Parliament accepted the Boundary Commission's Fifth Periodic Review of Westminster constituencies which called for the recreation of this constituency for the General Election 2010. This was achieved from parts of two seats: the eastern three quarters of Regent's Park and Kensington North and northern parts of "Cities of London and Westminster":
- Lancaster Gate ward (that part of Bayswater closest to Hyde Park)
- A major part of a shared ward next to this, Bayswater
- Loss of a minor part of a shared ward, "Bryanston and Dorset Square", centred on Baker Street.
Population expansion across the former main seat was a factor, including Maida Vale, West Kilburn and to a lesser degree in St John's Wood which are retained as well as in Notting Hill and North Kensington which were therefore removed.
Comprising the northwestern part of the City of Westminster, this seat and its main forerunner have been a Conservative hope since they effectively lost it in the 1997 General Election, but Labour have stubbornly held on to it following local council embezzlement under Shirley Porter, even though the constituency contains some affluent residential areas that have historically voted Conservative in large numbers such as Bayswater and the area on the western and northwestern sides of Regent's Park.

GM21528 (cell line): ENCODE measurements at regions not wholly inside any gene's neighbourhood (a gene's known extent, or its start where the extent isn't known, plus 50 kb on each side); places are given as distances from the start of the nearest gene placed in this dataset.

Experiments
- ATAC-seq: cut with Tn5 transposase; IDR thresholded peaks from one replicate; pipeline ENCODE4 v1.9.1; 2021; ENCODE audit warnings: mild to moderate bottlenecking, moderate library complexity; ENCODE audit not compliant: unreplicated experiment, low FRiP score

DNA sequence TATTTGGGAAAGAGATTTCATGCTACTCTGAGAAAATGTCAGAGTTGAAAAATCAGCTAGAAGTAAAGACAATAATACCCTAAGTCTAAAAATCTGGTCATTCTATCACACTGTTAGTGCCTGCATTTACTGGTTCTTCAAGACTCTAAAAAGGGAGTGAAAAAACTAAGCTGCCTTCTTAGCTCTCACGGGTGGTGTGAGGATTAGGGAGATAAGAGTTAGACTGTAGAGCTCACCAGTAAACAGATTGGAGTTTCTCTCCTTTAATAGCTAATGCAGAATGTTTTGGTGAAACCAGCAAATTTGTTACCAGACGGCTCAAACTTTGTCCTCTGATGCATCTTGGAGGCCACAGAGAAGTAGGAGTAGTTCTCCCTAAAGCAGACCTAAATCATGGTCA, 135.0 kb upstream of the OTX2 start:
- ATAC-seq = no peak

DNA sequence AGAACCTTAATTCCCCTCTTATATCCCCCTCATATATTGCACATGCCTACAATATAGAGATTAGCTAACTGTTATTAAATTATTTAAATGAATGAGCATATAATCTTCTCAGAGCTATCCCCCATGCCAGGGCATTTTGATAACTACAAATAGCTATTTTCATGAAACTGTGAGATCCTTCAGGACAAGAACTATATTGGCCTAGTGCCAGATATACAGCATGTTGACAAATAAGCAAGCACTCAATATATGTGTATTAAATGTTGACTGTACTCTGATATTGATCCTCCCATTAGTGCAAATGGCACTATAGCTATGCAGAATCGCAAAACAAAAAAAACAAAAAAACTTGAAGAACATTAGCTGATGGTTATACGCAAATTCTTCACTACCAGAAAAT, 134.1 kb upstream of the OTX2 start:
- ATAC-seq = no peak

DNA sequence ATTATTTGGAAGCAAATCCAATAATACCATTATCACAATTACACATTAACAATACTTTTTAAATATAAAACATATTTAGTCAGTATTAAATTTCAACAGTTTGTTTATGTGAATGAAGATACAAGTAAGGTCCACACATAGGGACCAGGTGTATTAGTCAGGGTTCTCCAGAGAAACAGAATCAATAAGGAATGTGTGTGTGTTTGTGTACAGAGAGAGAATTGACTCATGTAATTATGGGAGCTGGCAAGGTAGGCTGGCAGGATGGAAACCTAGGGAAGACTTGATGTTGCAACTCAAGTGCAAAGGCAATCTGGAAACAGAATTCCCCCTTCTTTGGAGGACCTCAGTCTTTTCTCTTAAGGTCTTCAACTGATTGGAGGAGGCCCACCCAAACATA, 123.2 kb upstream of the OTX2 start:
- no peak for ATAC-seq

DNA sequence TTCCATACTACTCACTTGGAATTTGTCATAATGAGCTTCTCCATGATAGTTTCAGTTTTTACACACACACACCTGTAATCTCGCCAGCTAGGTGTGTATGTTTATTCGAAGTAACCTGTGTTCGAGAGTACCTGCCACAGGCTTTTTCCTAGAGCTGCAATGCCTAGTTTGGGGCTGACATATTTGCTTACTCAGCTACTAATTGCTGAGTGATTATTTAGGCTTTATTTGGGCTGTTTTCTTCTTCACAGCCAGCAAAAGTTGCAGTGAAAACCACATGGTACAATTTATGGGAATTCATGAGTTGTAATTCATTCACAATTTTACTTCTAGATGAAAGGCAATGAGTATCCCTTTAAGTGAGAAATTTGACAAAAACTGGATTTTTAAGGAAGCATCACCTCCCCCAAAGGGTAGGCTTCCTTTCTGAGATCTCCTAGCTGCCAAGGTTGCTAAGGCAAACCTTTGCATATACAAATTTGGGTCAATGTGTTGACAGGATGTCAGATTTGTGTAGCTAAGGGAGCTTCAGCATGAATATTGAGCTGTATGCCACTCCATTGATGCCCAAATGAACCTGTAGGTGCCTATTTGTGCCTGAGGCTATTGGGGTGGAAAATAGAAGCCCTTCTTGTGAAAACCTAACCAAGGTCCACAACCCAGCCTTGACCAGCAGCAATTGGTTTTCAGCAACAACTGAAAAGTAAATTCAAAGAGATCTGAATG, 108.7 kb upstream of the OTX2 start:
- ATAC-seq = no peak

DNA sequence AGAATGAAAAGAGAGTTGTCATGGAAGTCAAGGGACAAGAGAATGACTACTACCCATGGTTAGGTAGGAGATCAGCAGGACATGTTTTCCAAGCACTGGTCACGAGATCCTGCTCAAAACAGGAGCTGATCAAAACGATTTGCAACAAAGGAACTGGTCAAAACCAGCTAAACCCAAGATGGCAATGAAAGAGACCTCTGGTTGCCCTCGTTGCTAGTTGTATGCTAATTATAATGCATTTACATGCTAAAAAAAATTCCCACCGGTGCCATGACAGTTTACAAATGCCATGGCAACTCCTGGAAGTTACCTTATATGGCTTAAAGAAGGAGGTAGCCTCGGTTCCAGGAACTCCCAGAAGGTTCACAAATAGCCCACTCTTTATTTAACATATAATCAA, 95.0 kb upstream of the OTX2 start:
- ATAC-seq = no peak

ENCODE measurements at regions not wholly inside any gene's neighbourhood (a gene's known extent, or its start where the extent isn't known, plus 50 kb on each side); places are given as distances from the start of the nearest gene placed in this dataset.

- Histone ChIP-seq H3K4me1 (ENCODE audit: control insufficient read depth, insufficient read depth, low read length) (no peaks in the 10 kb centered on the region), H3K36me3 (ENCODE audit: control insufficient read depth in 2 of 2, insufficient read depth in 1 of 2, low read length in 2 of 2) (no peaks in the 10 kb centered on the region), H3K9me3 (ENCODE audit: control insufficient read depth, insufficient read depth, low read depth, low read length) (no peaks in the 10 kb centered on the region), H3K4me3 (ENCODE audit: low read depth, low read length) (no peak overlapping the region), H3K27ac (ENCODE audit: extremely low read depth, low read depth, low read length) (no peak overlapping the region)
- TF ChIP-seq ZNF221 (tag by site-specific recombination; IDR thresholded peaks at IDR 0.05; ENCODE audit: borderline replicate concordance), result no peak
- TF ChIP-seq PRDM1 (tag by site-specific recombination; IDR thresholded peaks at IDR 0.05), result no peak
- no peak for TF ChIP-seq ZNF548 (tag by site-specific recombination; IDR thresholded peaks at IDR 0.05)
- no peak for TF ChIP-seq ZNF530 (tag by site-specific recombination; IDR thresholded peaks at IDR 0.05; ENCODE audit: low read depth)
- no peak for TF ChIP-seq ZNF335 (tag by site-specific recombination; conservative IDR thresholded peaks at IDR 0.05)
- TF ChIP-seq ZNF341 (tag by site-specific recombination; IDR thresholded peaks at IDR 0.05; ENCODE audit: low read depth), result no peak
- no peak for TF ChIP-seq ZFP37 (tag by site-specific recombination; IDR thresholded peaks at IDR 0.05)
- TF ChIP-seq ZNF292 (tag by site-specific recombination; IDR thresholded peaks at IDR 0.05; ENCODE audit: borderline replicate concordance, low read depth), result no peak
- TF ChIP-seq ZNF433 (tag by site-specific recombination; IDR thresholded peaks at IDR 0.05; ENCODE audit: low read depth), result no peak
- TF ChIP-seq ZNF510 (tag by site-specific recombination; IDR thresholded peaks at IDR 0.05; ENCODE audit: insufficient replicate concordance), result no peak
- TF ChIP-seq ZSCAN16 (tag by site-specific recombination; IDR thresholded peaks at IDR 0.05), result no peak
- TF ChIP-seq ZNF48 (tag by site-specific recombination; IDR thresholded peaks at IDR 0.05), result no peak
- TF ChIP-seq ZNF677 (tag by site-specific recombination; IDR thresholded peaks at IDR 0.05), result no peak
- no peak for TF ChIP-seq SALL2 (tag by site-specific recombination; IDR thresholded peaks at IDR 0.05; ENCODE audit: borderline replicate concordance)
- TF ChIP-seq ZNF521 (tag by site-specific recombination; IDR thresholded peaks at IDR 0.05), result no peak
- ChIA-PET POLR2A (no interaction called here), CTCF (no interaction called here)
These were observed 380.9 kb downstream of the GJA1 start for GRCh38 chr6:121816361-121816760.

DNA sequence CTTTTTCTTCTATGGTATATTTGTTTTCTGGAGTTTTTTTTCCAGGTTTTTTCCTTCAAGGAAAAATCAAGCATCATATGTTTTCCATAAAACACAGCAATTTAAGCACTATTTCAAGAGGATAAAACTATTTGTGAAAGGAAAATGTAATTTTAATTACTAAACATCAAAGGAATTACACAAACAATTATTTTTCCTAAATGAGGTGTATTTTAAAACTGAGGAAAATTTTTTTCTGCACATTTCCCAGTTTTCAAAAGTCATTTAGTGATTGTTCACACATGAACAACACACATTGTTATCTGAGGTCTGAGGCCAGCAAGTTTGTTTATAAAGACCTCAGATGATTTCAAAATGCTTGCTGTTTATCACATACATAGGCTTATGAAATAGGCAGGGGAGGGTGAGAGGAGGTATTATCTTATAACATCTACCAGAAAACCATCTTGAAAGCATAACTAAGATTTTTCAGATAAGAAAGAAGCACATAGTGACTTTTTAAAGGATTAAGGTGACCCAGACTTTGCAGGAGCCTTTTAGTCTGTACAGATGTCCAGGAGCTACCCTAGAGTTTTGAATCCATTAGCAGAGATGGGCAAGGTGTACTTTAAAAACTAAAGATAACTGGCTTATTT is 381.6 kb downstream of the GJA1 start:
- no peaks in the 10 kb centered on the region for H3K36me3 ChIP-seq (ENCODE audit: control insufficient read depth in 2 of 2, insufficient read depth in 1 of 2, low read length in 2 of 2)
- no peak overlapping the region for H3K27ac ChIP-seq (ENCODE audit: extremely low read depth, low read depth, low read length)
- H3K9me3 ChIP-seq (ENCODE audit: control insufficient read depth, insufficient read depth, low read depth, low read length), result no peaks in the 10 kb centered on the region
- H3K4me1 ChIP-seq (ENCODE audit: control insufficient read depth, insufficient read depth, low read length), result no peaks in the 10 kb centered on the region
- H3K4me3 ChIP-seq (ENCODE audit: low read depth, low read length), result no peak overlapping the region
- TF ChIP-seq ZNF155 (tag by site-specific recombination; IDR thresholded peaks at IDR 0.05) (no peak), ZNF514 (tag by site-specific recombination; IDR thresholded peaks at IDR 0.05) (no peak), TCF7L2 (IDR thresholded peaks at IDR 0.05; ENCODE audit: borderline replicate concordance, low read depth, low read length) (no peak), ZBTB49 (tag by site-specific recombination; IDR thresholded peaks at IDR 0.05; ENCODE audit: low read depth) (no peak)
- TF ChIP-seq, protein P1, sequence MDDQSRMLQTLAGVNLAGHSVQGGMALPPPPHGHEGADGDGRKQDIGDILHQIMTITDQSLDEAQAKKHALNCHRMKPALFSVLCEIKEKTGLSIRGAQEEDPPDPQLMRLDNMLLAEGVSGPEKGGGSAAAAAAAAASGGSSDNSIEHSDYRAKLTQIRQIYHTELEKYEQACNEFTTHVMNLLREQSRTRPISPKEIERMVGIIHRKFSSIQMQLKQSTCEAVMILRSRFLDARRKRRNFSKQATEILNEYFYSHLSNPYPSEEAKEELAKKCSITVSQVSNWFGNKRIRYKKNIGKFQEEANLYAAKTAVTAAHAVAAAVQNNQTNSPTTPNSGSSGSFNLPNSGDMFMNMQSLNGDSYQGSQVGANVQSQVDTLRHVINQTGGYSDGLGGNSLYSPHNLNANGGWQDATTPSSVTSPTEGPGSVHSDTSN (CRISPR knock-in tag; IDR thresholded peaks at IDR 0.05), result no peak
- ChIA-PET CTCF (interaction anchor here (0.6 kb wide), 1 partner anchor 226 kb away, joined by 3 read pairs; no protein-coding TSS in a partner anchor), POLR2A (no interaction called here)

Lords Cricket Ground and the famous Abbey Road Studios are in the seat, while the Queen's Park, Church Street, Westbourne Park and Harrow Road areas, further from central London are more of mixed income brackets and have since 1997 often elected Labour councillors, though most parts of the seat have Conservative councillors in local elections.
Reflective of the excellent transport links to the selective professional industries of the City of London and long-standing desirable housing in this area, workless claimants who were registered jobseekers were in November 2012 lower than the national average of 3.8%, at 2.9% of the population based on a statistical compilation by The Guardian.
Members of Parliament
|1983||John Wheeler||Conservative||Knighted in 1993[n 4]|